Tries to drop the ‘the’ through bad UDRP case.
Mind Gym plc, a company that provides business consulting services, has been found (pdf) to have engaged in reverse domain name hijacking in a cybersquatting dispute over MindGym.com.
The company operates its website at TheMindGym.com. Its site says it has provided services to half of the companies in the S&P 100 and FTSE 100.
Mind Gym was founded in 1999 or 2000, but the owner of MindGym.com registered the domain name in 1996. That made this case filed at World Intellectual Property Organization dead on arrival because the Complainant could not show that the domain was registered to target it.
Panelist Scott Blackmer wrote:
In a proceeding under the Policy, it is elementary that the complainant must demonstrate bad faith both in the registration and use of the disputed domain name. In this case, the Domain Name was registered 26 years ago, a long delay for bringing a proceeding where the Complainant bears the ultimate burden of proof and must find persuasive evidence. Critically, the Domain Name was registered long before the Complainant acquired any trademark registrations and four years before the Complainant began doing business under the relevant name and claimed mark. The Complaint does not even address this glaring obstacle to relief under the Policy, which is amply discussed in the WIPO Overview 3.0, section 3.8…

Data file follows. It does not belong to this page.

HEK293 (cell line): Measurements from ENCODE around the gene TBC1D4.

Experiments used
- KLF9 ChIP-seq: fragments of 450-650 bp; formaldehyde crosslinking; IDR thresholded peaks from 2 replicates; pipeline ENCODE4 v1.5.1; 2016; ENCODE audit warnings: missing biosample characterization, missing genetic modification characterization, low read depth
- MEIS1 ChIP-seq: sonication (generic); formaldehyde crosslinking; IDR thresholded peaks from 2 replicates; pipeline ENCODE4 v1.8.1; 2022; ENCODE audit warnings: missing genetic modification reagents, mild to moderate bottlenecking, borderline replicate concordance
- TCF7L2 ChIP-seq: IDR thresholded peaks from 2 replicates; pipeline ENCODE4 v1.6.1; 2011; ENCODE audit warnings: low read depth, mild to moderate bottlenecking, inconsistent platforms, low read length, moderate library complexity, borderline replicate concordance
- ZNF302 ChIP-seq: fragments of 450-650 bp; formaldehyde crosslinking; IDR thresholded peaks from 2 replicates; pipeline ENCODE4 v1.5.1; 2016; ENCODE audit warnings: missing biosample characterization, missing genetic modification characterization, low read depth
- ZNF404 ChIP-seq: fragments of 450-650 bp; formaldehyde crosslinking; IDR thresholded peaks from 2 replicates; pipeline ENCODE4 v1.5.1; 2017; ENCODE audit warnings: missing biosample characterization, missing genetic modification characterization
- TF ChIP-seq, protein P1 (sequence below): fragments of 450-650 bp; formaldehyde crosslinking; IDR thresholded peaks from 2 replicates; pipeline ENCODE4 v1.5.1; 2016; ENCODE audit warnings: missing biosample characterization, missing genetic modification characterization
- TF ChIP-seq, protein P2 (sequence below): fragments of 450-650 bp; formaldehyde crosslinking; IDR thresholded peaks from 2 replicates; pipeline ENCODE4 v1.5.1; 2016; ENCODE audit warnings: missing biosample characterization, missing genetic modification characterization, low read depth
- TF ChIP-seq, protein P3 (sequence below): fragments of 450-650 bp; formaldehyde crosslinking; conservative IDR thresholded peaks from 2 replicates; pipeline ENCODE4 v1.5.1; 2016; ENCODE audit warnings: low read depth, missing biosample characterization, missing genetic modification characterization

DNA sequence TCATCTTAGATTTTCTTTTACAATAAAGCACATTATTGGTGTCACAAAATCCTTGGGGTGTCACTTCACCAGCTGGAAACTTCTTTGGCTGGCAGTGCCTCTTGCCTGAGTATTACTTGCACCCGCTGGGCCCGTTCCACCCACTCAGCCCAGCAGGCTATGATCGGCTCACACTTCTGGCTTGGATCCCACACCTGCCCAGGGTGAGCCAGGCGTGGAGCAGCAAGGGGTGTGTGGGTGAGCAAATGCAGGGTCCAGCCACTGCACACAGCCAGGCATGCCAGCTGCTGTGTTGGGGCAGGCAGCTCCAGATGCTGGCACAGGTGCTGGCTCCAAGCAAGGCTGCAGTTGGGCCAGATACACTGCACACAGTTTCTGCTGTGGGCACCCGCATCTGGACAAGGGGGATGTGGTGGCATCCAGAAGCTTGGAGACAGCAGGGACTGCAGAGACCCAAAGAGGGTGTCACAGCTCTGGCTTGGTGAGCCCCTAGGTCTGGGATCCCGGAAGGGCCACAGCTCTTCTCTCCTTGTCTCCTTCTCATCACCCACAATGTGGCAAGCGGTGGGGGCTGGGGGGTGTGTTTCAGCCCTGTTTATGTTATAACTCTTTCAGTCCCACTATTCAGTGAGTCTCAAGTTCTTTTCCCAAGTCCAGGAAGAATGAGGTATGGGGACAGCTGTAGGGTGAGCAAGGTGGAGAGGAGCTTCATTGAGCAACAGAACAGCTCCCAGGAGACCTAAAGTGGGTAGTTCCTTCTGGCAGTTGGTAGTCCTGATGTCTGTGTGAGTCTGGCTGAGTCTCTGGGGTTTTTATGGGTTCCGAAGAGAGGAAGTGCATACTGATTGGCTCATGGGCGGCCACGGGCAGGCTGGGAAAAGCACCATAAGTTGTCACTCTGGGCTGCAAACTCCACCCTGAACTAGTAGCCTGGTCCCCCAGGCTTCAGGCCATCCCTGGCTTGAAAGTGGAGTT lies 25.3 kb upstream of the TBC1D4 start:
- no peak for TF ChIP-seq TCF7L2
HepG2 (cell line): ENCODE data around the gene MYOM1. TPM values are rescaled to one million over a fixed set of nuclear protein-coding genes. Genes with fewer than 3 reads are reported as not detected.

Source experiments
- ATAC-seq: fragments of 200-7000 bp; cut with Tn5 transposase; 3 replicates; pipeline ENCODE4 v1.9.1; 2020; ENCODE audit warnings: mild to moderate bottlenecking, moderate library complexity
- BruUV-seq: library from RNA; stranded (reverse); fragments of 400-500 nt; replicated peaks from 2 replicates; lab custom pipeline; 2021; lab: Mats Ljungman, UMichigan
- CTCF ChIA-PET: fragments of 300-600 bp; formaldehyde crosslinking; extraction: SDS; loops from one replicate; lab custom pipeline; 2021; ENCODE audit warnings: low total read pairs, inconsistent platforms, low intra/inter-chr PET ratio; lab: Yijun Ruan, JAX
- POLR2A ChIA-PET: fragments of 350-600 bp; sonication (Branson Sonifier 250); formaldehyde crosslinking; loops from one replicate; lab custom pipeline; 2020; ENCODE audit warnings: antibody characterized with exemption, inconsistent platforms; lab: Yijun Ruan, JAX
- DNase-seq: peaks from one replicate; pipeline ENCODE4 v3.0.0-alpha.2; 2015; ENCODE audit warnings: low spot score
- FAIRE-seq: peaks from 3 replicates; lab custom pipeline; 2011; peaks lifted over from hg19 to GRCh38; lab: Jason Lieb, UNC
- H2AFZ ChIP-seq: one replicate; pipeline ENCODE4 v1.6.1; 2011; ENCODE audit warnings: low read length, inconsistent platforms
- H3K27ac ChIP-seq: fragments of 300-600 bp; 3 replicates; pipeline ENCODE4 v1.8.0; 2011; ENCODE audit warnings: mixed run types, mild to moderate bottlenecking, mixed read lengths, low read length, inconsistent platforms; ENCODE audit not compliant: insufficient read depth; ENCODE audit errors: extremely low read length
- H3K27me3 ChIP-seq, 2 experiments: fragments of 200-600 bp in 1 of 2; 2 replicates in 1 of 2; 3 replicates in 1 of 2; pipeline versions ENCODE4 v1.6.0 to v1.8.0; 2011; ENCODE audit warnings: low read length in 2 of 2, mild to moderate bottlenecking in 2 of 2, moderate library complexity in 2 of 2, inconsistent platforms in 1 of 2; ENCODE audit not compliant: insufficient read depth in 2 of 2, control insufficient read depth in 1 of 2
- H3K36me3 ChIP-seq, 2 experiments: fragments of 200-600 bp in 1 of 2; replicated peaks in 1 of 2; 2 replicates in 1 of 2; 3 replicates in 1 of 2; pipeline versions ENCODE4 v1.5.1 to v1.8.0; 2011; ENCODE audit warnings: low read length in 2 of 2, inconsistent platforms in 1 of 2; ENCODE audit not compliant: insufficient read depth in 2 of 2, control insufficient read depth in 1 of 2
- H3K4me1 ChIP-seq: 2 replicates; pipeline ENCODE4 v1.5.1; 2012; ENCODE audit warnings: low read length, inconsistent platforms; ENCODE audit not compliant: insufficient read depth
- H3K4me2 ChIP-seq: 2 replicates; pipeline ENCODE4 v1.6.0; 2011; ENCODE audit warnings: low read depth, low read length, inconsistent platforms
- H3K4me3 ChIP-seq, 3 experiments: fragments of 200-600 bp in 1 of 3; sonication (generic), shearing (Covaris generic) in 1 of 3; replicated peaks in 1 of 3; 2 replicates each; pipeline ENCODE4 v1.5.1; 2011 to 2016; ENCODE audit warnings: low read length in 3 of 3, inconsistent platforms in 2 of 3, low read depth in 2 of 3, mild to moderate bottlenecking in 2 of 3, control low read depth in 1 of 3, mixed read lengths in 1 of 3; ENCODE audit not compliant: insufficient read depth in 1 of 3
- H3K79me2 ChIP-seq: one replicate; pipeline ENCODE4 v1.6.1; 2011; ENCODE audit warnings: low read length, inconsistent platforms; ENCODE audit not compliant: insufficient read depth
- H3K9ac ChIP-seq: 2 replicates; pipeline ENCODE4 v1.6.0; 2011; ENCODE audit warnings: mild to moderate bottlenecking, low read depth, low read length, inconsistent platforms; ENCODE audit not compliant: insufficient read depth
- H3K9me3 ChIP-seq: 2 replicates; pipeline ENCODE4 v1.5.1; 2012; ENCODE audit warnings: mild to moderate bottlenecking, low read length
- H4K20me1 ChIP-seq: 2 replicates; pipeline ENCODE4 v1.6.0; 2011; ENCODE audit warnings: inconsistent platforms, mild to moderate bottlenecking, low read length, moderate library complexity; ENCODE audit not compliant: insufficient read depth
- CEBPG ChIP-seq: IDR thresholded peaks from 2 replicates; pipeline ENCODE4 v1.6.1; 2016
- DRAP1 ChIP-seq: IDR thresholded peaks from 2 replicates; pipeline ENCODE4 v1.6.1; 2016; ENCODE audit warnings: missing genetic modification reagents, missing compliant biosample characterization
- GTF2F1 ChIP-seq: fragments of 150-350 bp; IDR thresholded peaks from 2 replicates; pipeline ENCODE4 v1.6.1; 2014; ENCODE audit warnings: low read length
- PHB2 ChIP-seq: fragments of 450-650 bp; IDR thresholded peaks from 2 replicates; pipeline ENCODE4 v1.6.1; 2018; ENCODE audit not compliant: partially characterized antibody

The domain owner informed Mind Gym plc of this issue when it filed the case and invited it to withdraw the case, but it did not.
Lewis Silkin LLP represented Mind Gym plc, and FRKelly represented the domain owner.